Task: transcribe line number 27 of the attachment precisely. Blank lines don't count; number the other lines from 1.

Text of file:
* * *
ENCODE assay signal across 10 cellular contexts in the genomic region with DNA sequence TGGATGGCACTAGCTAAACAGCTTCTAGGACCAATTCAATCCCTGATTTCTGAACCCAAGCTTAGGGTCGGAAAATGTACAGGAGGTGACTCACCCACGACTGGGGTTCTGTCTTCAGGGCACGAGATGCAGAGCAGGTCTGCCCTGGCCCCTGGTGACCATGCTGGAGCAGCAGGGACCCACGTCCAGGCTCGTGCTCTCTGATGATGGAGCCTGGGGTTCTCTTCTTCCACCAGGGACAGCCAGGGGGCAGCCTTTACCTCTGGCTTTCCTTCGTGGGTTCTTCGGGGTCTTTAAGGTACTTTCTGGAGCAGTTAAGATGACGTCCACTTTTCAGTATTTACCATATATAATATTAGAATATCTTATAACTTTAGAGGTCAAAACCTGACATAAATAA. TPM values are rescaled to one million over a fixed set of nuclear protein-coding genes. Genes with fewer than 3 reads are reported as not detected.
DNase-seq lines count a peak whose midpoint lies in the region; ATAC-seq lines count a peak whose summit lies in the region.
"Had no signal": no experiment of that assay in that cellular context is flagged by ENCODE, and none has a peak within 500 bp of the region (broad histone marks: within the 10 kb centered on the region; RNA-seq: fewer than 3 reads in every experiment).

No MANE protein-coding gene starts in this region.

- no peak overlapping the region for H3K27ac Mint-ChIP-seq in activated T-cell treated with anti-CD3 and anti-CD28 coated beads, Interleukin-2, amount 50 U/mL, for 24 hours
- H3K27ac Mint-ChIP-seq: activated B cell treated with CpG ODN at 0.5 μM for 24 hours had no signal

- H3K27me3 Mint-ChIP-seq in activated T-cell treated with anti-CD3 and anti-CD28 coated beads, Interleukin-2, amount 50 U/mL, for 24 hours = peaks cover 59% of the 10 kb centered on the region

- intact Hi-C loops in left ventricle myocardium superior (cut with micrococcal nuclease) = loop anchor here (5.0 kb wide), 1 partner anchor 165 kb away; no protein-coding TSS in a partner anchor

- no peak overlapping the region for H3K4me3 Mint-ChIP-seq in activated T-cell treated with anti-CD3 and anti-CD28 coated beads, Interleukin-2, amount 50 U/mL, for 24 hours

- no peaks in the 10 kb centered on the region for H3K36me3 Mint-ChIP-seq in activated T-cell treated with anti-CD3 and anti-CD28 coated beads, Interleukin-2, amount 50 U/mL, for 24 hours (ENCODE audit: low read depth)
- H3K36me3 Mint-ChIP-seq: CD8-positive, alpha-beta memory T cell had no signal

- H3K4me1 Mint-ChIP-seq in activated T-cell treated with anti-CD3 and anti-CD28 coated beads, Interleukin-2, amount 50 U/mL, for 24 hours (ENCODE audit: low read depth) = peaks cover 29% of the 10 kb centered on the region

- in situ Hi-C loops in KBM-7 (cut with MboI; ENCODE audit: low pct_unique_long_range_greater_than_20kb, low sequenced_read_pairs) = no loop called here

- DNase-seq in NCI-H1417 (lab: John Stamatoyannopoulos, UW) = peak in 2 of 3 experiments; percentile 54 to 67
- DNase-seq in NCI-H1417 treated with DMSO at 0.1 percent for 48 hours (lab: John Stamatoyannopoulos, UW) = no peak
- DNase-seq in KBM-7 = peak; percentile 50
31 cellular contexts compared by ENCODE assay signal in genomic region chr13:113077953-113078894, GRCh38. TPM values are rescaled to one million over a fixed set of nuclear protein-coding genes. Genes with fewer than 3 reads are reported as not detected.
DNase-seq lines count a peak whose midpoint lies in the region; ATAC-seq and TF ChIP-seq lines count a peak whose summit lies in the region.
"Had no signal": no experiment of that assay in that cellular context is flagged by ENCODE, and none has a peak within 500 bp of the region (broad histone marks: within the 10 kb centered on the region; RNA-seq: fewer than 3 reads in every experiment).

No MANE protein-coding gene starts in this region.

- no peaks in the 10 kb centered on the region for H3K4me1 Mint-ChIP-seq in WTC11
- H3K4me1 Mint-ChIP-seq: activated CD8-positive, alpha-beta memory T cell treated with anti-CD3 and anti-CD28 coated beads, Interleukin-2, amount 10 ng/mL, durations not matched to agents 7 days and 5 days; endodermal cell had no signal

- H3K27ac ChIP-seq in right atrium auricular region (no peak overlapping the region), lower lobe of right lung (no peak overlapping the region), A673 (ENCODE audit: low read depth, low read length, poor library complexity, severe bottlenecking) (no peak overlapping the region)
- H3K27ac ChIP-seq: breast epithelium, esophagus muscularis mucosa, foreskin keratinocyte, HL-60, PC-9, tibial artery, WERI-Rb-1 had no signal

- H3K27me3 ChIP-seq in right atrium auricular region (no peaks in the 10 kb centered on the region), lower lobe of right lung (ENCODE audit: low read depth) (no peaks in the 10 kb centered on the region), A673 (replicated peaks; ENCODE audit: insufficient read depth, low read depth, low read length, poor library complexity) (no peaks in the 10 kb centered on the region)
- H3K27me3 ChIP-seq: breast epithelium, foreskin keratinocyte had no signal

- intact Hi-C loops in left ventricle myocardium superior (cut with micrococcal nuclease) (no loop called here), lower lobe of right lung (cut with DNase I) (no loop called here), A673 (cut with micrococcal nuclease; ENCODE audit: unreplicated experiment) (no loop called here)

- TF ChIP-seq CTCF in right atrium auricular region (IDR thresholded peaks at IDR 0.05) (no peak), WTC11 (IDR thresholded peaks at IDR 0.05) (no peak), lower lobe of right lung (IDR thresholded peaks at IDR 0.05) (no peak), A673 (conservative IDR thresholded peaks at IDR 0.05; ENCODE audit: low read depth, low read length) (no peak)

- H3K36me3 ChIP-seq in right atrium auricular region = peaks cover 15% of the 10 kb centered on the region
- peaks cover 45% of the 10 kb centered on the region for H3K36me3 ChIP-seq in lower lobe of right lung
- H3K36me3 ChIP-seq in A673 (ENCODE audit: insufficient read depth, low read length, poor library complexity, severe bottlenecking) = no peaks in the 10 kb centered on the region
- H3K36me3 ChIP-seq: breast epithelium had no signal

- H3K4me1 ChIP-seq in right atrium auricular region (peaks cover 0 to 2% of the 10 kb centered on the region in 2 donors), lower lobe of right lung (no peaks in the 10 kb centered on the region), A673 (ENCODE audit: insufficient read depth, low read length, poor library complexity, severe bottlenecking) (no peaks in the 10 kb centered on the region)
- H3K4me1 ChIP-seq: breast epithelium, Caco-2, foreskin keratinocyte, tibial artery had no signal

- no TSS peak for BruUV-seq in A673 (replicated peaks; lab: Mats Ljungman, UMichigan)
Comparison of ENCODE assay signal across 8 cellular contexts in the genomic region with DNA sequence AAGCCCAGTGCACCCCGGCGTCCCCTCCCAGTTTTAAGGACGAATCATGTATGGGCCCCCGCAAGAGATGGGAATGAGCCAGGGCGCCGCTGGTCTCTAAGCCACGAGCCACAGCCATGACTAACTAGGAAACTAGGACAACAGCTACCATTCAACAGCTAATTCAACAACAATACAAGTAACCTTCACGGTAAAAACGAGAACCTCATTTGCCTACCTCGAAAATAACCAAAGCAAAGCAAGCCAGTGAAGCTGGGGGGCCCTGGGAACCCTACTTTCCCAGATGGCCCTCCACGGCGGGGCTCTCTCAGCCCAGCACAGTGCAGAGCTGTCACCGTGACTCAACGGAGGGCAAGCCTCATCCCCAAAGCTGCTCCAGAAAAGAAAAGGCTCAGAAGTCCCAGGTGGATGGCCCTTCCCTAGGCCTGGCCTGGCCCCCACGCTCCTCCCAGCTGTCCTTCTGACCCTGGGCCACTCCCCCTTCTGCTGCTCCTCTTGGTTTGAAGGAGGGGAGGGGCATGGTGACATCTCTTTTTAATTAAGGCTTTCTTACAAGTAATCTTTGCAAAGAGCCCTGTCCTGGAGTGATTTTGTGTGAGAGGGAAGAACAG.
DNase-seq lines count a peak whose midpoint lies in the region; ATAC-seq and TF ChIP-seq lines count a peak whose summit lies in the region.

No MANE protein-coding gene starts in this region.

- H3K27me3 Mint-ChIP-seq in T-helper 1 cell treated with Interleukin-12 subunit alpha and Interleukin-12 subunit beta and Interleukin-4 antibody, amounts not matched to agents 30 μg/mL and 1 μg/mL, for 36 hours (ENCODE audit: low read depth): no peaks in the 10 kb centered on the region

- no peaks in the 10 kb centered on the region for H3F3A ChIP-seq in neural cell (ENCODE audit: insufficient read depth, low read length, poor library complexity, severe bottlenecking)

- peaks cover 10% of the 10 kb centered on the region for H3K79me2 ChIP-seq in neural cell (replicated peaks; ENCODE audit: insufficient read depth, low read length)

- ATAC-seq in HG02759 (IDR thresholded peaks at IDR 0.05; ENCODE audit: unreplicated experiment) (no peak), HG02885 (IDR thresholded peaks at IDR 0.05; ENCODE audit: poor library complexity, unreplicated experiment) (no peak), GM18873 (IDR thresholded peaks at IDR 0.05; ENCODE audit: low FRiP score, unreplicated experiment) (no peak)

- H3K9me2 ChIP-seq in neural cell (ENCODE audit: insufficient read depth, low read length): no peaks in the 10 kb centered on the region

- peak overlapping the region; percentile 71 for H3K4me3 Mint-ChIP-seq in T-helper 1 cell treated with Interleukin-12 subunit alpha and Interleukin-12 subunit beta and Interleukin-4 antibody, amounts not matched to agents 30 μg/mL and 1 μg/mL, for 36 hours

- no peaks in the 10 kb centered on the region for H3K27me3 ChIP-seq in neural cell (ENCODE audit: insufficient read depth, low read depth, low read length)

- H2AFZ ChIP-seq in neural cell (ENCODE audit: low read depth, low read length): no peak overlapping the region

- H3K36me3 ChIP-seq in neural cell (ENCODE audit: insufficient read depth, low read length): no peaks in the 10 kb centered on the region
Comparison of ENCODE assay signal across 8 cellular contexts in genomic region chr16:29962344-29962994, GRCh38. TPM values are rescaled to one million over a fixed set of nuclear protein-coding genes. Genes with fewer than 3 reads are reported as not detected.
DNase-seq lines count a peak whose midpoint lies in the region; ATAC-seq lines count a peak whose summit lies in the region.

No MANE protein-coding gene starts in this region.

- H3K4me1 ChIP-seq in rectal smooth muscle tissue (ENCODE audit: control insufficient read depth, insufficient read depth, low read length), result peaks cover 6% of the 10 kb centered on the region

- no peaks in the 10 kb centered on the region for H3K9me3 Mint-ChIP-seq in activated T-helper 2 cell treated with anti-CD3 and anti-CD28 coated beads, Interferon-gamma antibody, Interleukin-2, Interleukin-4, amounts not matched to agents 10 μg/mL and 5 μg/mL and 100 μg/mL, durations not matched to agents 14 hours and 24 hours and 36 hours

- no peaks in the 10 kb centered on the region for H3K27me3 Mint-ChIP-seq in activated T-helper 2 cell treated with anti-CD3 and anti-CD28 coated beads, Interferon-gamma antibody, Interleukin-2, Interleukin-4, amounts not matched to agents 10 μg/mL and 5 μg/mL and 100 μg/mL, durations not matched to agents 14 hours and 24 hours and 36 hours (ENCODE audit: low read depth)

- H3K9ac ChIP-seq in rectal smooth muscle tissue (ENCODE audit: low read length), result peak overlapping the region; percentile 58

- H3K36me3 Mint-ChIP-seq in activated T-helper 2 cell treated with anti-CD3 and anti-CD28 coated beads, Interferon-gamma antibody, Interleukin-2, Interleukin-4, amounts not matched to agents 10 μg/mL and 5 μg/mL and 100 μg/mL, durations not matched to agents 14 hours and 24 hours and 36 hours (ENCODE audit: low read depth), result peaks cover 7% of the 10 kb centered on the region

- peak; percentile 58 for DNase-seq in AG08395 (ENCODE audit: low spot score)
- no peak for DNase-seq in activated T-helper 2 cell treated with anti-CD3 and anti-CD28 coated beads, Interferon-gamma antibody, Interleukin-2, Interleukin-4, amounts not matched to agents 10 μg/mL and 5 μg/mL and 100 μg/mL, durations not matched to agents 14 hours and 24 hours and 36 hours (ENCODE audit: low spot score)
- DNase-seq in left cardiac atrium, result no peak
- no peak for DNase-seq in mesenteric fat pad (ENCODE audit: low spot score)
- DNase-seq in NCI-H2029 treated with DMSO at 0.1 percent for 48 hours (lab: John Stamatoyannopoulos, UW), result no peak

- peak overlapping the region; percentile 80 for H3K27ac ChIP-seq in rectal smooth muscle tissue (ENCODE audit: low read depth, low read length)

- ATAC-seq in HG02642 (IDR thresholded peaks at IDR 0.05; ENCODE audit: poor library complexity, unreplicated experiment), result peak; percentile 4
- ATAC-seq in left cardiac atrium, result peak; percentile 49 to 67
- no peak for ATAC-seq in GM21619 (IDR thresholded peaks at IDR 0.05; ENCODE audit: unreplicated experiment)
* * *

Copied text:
- intact Hi-C loops in left ventricle myocardium superior (cut with micrococcal nuclease) (no loop called here), lower lobe of right lung (cut with DNase I) (no loop called here), A673 (cut with micrococcal nuclease; ENCODE audit: unreplicated experiment) (no loop called here)